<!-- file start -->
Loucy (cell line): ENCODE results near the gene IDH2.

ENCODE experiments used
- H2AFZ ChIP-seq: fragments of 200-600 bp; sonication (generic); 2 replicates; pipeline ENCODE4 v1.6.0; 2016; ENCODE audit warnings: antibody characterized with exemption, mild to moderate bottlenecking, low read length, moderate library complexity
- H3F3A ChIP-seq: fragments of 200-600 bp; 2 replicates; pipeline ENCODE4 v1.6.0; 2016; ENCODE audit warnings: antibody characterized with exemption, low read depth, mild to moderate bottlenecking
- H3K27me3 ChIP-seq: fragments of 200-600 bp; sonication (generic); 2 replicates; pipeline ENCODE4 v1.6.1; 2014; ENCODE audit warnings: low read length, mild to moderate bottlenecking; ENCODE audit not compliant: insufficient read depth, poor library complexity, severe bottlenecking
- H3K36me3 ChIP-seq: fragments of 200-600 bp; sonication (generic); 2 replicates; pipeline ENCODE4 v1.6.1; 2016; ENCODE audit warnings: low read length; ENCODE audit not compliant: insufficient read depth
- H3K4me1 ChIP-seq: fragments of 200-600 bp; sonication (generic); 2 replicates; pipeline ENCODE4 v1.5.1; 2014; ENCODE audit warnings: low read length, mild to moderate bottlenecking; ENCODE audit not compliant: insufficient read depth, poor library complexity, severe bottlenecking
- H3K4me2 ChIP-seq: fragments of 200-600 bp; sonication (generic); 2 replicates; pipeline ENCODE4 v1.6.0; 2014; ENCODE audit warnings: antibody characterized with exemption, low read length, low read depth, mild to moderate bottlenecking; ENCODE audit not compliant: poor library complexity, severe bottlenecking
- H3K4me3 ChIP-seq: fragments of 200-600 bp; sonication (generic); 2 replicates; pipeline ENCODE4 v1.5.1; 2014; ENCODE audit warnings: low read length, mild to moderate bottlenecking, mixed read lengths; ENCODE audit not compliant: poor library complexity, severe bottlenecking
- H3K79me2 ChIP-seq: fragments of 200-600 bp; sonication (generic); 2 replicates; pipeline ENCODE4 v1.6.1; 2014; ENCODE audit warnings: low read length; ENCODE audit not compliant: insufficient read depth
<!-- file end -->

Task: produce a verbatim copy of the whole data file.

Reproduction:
Loucy (cell line): ENCODE results near the gene IDH2.

ENCODE experiments used
- H2AFZ ChIP-seq: fragments of 200-600 bp; sonication (generic); 2 replicates; pipeline ENCODE4 v1.6.0; 2016; ENCODE audit warnings: antibody characterized with exemption, mild to moderate bottlenecking, low read length, moderate library complexity
- H3F3A ChIP-seq: fragments of 200-600 bp; 2 replicates; pipeline ENCODE4 v1.6.0; 2016; ENCODE audit warnings: antibody characterized with exemption, low read depth, mild to moderate bottlenecking
- H3K27me3 ChIP-seq: fragments of 200-600 bp; sonication (generic); 2 replicates; pipeline ENCODE4 v1.6.1; 2014; ENCODE audit warnings: low read length, mild to moderate bottlenecking; ENCODE audit not compliant: insufficient read depth, poor library complexity, severe bottlenecking
- H3K36me3 ChIP-seq: fragments of 200-600 bp; sonication (generic); 2 replicates; pipeline ENCODE4 v1.6.1; 2016; ENCODE audit warnings: low read length; ENCODE audit not compliant: insufficient read depth
- H3K4me1 ChIP-seq: fragments of 200-600 bp; sonication (generic); 2 replicates; pipeline ENCODE4 v1.5.1; 2014; ENCODE audit warnings: low read length, mild to moderate bottlenecking; ENCODE audit not compliant: insufficient read depth, poor library complexity, severe bottlenecking
- H3K4me2 ChIP-seq: fragments of 200-600 bp; sonication (generic); 2 replicates; pipeline ENCODE4 v1.6.0; 2014; ENCODE audit warnings: antibody characterized with exemption, low read length, low read depth, mild to moderate bottlenecking; ENCODE audit not compliant: poor library complexity, severe bottlenecking
- H3K4me3 ChIP-seq: fragments of 200-600 bp; sonication (generic); 2 replicates; pipeline ENCODE4 v1.5.1; 2014; ENCODE audit warnings: low read length, mild to moderate bottlenecking, mixed read lengths; ENCODE audit not compliant: poor library complexity, severe bottlenecking
- H3K79me2 ChIP-seq: fragments of 200-600 bp; sonication (generic); 2 replicates; pipeline ENCODE4 v1.6.1; 2014; ENCODE audit warnings: low read length; ENCODE audit not compliant: insufficient read depth